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To the Editor:
In response to the June 12 DTN/Progressive Farmer letter to the editor entitled "Our Country Has a Heart Problem" -- I would like to offer a bit of a remedy. I appreciate the author's observations that, "We have become callous, indifferent, uncaring, narrow-minded and intolerant" and that "What is good for our country has been superseded by what is good for a political party." I am only 20 years younger than Mr. Butler, the 72-year-old author. But I share his observations that divisiveness and close-mindedness seems to have more recently prevailed in ways that showcase intolerance and damage some of our most important institutions.
I worked as a nurse for 20 years (primarily in busy emergency departments) before I became an economist. I studied with plenty of agricultural business students at Iowa State to earn that degree. I am a life-long Iowan and took care of many a tough farmer -- whom sometimes alarmingly tried to cure or repair themselves before they came to the ER for treatment. As self-sufficient and resourceful as they often were, it was heartwarming to see them give in to the fact that they were only human and accept help. I grew up in a rural neighborhood just outside Cedar Rapids, Iowa's second-largest city. As a child I didn't understand or experience what is sometimes described as the "rural-urban divide" -- conflicting interests between Iowans living in cities and small towns. I had an asthma attack in the neighbor's chicken coop, rode their horses bareback, and ended up detasseling corn for my first formal company job. My family hosted foster children for the state of Iowa throughout my childhood. We welcomed exchange students from multiple countries into our home and I used the detasseling money to go to Costa Rica in 1984. It seems I was raised to have the good Midwestern neighborly sense to know that we have to look out for each other as we are all in this world together. So when I became an economist to promote economic justice and work on healthcare reform, I never lost faith in Iowans as independent thinkers. We generally are people who come up with resourceful, creative solutions, and always seem prepared to lend a helping hand to our neighbors.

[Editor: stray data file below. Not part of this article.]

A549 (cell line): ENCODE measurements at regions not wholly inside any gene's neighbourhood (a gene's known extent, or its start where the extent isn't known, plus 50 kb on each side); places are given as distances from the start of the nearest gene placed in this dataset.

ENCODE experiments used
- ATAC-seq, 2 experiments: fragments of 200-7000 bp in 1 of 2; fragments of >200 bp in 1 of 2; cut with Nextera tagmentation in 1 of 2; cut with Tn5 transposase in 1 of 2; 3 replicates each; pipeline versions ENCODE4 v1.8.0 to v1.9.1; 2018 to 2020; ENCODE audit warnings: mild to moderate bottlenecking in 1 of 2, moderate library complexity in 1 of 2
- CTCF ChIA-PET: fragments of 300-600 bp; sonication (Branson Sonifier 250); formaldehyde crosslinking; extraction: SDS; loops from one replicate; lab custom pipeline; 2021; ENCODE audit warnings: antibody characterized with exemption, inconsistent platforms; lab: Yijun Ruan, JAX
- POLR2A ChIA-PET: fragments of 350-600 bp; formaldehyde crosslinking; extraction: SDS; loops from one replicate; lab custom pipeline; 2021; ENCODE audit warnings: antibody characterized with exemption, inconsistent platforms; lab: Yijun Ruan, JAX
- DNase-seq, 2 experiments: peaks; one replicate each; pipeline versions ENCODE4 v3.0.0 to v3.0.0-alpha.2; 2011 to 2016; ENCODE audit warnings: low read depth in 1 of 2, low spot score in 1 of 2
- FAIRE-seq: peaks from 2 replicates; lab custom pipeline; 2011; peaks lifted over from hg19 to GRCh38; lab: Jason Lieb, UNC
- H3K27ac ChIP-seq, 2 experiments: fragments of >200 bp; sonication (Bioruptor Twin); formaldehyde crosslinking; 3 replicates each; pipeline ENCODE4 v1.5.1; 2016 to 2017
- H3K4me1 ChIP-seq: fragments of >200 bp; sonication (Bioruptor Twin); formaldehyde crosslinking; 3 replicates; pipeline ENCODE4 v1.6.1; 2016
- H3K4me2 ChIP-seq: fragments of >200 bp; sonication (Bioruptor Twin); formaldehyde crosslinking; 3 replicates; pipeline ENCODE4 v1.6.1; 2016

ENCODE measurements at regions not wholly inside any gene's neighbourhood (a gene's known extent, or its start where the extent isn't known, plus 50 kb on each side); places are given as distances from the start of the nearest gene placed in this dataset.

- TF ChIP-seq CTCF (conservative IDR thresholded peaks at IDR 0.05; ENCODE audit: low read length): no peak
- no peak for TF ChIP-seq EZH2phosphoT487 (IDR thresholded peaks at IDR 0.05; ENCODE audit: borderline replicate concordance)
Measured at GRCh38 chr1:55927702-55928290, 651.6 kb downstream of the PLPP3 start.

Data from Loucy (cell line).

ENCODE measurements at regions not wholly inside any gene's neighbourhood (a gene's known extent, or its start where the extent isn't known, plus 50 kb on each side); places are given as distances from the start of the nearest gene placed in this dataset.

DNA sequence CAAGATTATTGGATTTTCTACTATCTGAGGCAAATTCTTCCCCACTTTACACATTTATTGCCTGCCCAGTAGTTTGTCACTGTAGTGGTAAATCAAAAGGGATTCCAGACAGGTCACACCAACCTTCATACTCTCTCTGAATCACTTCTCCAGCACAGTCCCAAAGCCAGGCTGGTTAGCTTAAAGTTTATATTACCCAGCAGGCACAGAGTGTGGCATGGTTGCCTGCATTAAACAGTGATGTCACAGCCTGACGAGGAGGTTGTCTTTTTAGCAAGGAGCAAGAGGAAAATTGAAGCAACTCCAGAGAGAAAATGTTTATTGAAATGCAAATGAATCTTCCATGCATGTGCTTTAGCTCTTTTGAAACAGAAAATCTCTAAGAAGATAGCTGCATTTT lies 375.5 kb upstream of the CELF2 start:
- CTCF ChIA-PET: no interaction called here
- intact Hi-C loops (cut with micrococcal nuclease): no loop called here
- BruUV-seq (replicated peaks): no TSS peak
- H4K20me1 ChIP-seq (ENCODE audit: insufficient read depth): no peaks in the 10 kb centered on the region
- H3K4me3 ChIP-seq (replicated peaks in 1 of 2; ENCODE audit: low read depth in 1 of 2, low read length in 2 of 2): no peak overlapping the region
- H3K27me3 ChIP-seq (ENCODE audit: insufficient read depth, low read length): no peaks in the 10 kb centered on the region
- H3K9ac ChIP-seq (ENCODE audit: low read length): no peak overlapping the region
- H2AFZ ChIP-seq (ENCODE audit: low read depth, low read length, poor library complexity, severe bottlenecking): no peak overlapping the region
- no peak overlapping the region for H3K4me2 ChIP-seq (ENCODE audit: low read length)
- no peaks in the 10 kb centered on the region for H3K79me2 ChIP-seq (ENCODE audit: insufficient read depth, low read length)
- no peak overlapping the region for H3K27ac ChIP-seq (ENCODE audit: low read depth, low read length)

This year when the campaign season for Iowa's next U.S. Senator began, I sensed a familiar urgent call to duty. That old ER nurse initiative, and the practical-minded solutions I had been working on as an economist since 2009, culminated in a cure for what Mr. Butler so vividly describes. What is best for Iowa and our country is to make sure that our people have a genuine voice in Washington. There is no provision for political parties written into our Constitution, so today we have the choice of working with them -- or working around them when they fail us. If we want to re-establish the "honor and integrity" that "have been supplanted by the quest for power and money," I believe that electing a dedicated, completely non-partisan U.S. Senator to represent Iowans may be the best way to start. We cannot pass up this historic opportunity to set an example for more functional government, collaborative legislation, and real campaign finance reform. Our state can lead the way to realizing meaningful change that essentially allows the ideals of our founding fathers to triumph.
-- Suzanne Herzog, Iowa independent candidate for U.S. Senate 2020
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